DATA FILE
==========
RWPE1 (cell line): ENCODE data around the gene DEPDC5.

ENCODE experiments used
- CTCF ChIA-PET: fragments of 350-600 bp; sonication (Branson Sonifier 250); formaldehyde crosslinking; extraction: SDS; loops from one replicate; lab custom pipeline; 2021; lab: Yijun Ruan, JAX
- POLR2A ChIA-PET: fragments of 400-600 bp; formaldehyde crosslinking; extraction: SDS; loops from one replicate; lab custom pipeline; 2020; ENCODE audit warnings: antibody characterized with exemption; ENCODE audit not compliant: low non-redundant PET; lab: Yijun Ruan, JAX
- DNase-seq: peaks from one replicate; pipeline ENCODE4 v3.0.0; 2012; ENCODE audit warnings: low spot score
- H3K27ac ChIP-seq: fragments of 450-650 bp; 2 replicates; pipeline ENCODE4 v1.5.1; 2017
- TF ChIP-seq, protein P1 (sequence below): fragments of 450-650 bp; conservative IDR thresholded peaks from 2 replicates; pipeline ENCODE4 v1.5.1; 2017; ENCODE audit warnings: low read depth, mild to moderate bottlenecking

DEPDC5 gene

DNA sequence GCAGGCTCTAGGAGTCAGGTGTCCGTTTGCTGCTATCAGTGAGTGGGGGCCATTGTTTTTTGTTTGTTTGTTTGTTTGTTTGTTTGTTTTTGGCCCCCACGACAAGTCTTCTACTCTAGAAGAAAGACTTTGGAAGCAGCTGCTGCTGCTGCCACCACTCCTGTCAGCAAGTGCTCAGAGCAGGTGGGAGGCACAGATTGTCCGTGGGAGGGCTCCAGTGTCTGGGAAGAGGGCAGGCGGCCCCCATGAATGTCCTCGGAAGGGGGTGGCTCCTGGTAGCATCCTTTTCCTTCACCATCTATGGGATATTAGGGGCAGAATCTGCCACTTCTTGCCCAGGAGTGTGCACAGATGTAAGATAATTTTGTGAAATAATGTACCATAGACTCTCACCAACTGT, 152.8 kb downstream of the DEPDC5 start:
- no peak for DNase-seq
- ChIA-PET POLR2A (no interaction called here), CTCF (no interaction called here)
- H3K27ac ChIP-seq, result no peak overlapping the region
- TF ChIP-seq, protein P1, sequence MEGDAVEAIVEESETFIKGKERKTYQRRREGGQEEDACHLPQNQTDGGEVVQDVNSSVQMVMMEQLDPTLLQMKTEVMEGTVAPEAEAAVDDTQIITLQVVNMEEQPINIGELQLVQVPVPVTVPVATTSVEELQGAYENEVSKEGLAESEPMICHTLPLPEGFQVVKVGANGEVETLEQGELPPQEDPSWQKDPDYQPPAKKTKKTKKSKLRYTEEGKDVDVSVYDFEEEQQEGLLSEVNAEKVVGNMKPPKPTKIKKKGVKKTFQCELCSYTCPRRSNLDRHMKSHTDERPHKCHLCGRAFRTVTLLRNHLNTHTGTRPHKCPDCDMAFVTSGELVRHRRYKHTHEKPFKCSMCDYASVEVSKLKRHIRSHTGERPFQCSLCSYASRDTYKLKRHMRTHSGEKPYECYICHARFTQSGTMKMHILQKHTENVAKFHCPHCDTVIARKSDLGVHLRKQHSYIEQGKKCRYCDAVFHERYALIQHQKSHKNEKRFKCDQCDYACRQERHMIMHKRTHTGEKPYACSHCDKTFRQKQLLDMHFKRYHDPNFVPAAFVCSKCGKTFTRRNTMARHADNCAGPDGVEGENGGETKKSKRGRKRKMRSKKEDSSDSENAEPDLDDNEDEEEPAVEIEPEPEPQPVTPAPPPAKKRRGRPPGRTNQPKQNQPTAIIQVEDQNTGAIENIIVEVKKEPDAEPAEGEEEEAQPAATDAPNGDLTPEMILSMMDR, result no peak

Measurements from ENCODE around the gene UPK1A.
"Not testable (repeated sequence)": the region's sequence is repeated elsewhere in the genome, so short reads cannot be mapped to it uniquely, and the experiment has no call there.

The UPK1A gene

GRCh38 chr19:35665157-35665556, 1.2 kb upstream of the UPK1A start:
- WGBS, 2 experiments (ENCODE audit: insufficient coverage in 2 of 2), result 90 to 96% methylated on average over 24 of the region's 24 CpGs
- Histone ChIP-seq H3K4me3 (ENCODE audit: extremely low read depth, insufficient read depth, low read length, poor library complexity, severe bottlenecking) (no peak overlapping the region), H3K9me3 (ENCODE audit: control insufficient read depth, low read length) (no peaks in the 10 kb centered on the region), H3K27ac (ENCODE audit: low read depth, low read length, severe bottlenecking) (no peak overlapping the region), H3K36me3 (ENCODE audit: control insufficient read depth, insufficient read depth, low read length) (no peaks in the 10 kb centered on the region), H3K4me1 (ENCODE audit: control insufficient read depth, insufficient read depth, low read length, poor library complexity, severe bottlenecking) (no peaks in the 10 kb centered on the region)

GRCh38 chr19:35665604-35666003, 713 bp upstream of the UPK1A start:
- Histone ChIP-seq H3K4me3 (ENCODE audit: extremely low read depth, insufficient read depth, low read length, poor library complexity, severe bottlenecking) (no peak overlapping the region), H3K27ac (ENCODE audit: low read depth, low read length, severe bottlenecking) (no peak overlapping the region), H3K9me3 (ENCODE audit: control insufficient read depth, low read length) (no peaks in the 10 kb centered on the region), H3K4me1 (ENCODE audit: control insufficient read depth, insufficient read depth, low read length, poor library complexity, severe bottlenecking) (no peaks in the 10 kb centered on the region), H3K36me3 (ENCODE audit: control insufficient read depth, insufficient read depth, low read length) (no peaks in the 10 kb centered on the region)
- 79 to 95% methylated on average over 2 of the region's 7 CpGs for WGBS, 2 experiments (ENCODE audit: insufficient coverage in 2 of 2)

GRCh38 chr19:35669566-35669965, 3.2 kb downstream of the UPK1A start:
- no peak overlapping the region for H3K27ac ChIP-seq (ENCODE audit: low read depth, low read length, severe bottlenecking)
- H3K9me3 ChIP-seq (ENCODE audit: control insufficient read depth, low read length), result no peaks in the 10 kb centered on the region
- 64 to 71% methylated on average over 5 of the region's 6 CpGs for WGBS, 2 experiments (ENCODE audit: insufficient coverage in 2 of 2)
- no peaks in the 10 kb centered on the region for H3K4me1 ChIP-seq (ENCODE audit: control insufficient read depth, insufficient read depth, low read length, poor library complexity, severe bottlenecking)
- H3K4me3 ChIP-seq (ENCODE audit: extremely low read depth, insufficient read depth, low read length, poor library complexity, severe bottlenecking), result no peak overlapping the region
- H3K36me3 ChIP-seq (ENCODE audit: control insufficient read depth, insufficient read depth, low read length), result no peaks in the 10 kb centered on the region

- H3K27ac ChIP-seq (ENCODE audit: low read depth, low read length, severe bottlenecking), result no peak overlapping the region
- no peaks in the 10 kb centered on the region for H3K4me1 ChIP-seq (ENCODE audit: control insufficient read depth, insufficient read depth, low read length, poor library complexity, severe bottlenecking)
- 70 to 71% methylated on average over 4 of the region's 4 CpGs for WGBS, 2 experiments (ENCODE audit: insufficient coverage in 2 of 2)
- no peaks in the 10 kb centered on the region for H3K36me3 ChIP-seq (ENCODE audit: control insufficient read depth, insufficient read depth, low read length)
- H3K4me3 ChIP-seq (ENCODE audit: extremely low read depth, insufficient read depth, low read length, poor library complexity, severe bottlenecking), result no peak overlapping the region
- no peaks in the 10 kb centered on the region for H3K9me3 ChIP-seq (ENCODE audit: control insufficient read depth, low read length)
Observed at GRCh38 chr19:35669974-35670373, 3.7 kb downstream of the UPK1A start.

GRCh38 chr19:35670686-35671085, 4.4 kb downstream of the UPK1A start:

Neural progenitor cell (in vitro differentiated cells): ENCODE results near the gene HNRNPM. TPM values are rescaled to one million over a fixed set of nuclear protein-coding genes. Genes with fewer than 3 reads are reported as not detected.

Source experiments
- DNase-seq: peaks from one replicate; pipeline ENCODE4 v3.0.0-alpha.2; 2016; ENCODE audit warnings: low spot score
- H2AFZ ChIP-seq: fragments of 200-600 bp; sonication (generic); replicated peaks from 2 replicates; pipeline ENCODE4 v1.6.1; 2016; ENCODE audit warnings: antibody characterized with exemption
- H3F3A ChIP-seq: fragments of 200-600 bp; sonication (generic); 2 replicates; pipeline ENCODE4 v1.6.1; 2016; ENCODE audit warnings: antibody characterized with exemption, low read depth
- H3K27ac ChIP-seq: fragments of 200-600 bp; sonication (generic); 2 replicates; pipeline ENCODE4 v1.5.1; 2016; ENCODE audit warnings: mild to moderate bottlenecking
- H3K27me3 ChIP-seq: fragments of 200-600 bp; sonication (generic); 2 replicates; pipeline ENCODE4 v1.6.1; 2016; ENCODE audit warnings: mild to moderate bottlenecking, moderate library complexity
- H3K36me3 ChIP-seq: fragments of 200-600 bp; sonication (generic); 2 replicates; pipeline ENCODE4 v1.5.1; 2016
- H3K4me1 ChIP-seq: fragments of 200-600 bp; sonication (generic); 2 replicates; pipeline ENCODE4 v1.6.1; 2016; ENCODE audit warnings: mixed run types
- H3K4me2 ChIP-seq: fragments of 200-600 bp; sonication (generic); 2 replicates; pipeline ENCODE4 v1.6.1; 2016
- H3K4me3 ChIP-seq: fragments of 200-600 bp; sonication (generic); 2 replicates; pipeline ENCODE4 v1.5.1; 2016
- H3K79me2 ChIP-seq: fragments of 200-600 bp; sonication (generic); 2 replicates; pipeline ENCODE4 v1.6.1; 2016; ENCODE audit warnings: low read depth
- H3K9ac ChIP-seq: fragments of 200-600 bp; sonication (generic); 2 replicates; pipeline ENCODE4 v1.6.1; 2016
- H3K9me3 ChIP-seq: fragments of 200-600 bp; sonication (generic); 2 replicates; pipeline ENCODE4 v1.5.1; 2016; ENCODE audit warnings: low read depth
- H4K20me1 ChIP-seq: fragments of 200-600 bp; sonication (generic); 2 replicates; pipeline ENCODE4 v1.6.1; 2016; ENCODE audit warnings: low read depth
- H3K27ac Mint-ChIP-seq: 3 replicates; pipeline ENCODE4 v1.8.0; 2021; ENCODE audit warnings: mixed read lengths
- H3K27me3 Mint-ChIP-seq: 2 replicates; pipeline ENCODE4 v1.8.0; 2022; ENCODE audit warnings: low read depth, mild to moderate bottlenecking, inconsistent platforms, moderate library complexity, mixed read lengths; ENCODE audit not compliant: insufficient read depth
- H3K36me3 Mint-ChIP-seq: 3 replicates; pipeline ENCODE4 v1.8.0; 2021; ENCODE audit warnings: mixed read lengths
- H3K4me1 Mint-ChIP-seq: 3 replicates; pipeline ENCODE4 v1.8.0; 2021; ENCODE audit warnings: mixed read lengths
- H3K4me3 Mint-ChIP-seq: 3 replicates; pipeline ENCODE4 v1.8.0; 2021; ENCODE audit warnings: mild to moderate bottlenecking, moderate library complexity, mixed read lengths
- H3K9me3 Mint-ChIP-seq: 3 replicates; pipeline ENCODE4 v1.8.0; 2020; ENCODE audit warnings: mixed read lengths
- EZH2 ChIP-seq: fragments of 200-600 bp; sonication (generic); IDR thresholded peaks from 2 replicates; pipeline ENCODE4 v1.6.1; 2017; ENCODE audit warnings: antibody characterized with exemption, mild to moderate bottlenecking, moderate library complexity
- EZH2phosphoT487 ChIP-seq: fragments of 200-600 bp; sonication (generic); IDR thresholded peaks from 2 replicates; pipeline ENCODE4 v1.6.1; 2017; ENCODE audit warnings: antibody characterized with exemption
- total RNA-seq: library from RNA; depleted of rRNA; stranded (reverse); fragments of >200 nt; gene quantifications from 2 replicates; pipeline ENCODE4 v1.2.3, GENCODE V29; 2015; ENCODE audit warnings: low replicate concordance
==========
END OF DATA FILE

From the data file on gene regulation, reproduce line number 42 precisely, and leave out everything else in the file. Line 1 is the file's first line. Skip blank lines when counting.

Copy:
- H3F3A ChIP-seq: fragments of 200-600 bp; sonication (generic); 2 replicates; pipeline ENCODE4 v1.6.1; 2016; ENCODE audit warnings: antibody characterized with exemption, low read depth